Ride-sharing: Old Ideas, New Tech
How many times have you thought “there just aren’t enough hours in the day”? I’m not sure about the average adult, but I promise you the average mother says this approximately 1000 times a week (or at least mine did). Trying to balance children and the rest of your life is no easy feat, so the moms of the world had to innovate. I present you with daycare and pre-made fruit platters. In fact, I propose that mothers created carpooling.
Whether this is true or not, it is highly probable. They needed a simple, collaborative and efficient way to get their children around. There was a network of parents and plenty of minivan seats to go around. Most millennials grew up carpooling with their friends, neighbours or teammates. Now we want to make our mothers proud in the only way we know how… add technology and scale up!
Carpooling For All
With an ever-growing desire to have the world at our fingertips, it makes sense that such a crucial part of our childhoods would transfer into the tech era. However, the fun of carpooling is no longer just for the offspring of busy parents. With the introduction of new sites such as Ridesharing.com and Sidecar, it is easy for everyone to carpool. Some services focus on local trips, while others quite literally “go the distance” by offering carpooling options for longer distances, such as Ottawa to Toronto.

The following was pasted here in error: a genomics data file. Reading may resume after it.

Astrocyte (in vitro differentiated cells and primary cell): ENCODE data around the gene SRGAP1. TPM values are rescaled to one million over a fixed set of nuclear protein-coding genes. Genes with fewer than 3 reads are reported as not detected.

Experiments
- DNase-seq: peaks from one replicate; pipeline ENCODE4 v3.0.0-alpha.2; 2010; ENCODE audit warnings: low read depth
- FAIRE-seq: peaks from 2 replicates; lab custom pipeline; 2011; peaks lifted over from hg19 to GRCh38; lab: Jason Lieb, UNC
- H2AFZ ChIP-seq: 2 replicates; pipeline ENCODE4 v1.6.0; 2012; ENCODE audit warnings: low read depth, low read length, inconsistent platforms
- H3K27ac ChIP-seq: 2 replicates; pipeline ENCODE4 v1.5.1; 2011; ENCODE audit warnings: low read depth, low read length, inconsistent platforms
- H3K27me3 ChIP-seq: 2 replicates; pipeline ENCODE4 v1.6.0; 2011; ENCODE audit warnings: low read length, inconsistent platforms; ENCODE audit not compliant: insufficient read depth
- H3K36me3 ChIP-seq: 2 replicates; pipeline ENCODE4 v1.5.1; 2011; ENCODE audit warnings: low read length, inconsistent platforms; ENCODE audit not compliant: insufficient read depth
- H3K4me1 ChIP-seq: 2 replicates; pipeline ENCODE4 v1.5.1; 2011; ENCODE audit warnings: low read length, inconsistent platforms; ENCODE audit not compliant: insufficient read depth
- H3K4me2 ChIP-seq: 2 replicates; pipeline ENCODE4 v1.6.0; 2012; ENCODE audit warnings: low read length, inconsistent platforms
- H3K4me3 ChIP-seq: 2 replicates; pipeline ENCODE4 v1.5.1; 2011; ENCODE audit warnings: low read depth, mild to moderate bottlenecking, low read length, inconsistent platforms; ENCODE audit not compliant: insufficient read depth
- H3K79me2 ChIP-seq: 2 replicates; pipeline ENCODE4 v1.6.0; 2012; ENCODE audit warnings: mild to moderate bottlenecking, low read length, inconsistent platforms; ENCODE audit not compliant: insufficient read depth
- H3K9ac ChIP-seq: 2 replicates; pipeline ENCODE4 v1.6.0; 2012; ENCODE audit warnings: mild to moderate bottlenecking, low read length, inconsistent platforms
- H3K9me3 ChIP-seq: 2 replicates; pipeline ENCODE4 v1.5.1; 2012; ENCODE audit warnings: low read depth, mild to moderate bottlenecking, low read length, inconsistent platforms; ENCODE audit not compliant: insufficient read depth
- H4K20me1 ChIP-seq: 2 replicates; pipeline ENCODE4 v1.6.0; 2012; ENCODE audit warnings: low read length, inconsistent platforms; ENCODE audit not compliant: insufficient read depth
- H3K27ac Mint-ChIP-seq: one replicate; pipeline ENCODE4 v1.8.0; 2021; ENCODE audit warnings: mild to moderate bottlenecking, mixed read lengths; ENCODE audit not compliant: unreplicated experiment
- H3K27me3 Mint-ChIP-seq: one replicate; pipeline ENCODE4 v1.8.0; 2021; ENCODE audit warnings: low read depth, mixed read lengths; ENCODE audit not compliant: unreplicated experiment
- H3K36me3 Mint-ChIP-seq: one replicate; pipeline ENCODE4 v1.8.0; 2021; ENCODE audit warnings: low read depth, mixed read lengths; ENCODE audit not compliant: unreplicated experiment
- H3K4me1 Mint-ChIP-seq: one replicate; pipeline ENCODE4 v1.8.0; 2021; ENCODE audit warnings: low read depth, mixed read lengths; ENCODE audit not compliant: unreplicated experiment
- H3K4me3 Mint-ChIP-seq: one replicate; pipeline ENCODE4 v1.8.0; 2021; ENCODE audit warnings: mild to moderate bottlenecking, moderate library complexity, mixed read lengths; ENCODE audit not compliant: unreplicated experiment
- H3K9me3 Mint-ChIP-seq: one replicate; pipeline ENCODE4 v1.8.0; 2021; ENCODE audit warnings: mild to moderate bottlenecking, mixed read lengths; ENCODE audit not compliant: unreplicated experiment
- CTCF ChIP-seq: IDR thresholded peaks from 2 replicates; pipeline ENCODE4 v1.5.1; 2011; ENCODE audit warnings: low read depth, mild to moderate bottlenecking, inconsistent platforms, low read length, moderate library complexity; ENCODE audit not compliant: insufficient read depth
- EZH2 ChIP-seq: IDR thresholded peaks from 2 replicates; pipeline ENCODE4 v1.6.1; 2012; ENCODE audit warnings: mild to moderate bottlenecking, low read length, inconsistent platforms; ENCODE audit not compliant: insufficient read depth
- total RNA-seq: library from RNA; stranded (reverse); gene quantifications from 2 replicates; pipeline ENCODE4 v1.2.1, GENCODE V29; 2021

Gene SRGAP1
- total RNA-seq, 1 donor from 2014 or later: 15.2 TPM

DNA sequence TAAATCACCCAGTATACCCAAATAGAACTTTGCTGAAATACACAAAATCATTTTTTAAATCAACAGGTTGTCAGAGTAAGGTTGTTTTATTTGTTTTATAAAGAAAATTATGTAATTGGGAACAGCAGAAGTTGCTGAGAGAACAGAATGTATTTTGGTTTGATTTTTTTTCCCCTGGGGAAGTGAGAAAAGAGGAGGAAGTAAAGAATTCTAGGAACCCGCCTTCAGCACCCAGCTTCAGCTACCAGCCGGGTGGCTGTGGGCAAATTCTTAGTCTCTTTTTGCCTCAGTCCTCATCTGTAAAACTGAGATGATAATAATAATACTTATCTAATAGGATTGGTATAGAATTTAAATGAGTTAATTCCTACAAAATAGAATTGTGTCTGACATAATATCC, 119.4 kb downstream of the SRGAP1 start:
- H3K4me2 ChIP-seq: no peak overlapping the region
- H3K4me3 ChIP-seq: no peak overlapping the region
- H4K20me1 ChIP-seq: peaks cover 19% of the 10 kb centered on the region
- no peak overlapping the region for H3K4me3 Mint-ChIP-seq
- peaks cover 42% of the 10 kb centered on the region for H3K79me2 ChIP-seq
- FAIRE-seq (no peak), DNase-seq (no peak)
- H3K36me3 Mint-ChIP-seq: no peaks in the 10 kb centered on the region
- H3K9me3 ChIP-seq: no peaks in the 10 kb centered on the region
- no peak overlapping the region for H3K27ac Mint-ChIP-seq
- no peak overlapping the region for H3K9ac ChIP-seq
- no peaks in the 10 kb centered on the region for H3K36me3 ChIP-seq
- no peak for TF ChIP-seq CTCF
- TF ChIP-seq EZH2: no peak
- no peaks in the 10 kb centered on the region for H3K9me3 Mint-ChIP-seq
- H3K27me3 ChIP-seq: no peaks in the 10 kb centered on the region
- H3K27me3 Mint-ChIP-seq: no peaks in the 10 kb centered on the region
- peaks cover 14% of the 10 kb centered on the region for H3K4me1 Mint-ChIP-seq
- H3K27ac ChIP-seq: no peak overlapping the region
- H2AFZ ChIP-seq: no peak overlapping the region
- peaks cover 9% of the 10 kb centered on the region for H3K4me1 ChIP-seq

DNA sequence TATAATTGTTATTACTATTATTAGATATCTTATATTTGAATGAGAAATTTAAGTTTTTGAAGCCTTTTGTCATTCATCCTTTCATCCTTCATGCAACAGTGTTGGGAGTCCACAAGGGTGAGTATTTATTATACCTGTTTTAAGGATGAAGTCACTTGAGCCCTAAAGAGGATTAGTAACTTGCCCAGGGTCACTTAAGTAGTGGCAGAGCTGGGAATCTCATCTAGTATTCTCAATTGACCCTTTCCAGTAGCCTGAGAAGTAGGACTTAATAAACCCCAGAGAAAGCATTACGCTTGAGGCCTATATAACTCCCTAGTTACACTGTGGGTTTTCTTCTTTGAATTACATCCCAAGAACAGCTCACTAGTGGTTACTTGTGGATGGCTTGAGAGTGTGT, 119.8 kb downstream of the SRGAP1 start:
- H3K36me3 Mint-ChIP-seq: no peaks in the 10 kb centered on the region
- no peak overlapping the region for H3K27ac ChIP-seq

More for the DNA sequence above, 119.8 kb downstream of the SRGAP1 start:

There are plenty of opportunities for ride-sharing, but one of the most common is trips to and from work. This is occasionally through specific apps, however we are also seeing a rise in carpooling initiatives within the workplace. Companies use their internal networks to offer rides to their employees. Workplaces like Champion International are focused on setting up “vanpool” options. Others have developed employee rewards programs for those who choose to ride-share for their commute.
The benefits of ride-sharing are undeniable, but when analyzing environment effect, we first must make a distinction. Ride-sharing is defined by transportation expert Susan Shaheen as “a trip that a driver was going to take regardless of whether anyone else was with them in that car”. This means that ride-sharing excludes Taxis and standard Uber trips. This also differentiates ride-sharing from other similar services, such as car-sharing.
While ride-sharing involves picking people up en route to a preset destination, car-sharing creates the potential for only one person to be in a car. According to the Government of British Colombia, car-sharing is for those who need a car for a few hours occasionally. A fleet of cars can be shared between members of Zipcar or other car-sharing companies. This is a more efficient solution to owning a car, but still doesn’t solve the issue of too many cars on the road.
Helping Our Cities
With that said, the positive impacts of carpooling applications are endless. A recent study by MIT suggests that ride-sharing can cut down the number of cars on the road by “a factor of three”. If the services could collaboratively reach this goal, it will drastically reduce the harmful byproducts of traffic congestion. In addition, less cars on the road means less stress on infrastructure, especially regarding the traditionally-crowded city centres. The outcomes of ride-sharing are to be expected, however other services remain unknown. Car-sharing effects are still being studied, although it is likely to reduce the number of personal vehicles on the road.
When we were younger, we thought our mothers knew everything. Then, as teenagers, we assumed they had no idea about how the world worked (because we’ve never been smarter than we were at sixteen…). Now, it is time to look seriously at their idea as a way to help the environment. Mothers know best, after all.